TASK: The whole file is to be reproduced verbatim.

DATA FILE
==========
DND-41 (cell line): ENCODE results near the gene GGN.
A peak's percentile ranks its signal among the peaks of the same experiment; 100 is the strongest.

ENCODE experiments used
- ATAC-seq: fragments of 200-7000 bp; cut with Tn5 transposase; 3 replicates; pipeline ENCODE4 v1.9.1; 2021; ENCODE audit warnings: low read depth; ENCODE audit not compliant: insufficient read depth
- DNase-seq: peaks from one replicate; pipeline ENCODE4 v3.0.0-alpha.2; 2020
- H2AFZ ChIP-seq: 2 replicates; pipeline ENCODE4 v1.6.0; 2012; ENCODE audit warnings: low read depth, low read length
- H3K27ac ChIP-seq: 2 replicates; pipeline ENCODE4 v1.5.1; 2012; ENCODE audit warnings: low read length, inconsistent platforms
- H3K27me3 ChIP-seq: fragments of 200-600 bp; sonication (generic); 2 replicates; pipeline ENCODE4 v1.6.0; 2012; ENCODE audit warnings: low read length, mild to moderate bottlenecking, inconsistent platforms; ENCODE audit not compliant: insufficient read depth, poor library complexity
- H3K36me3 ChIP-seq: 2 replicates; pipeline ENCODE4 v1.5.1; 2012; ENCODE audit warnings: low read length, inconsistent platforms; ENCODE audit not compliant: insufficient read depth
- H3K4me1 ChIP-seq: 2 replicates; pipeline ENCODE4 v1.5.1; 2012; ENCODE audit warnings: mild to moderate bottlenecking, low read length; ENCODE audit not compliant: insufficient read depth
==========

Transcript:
DND-41 (cell line): ENCODE results near the gene GGN.
A peak's percentile ranks its signal among the peaks of the same experiment; 100 is the strongest.

ENCODE experiments used
- ATAC-seq: fragments of 200-7000 bp; cut with Tn5 transposase; 3 replicates; pipeline ENCODE4 v1.9.1; 2021; ENCODE audit warnings: low read depth; ENCODE audit not compliant: insufficient read depth
- DNase-seq: peaks from one replicate; pipeline ENCODE4 v3.0.0-alpha.2; 2020
- H2AFZ ChIP-seq: 2 replicates; pipeline ENCODE4 v1.6.0; 2012; ENCODE audit warnings: low read depth, low read length
- H3K27ac ChIP-seq: 2 replicates; pipeline ENCODE4 v1.5.1; 2012; ENCODE audit warnings: low read length, inconsistent platforms
- H3K27me3 ChIP-seq: fragments of 200-600 bp; sonication (generic); 2 replicates; pipeline ENCODE4 v1.6.0; 2012; ENCODE audit warnings: low read length, mild to moderate bottlenecking, inconsistent platforms; ENCODE audit not compliant: insufficient read depth, poor library complexity
- H3K36me3 ChIP-seq: 2 replicates; pipeline ENCODE4 v1.5.1; 2012; ENCODE audit warnings: low read length, inconsistent platforms; ENCODE audit not compliant: insufficient read depth
- H3K4me1 ChIP-seq: 2 replicates; pipeline ENCODE4 v1.5.1; 2012; ENCODE audit warnings: mild to moderate bottlenecking, low read length; ENCODE audit not compliant: insufficient read depth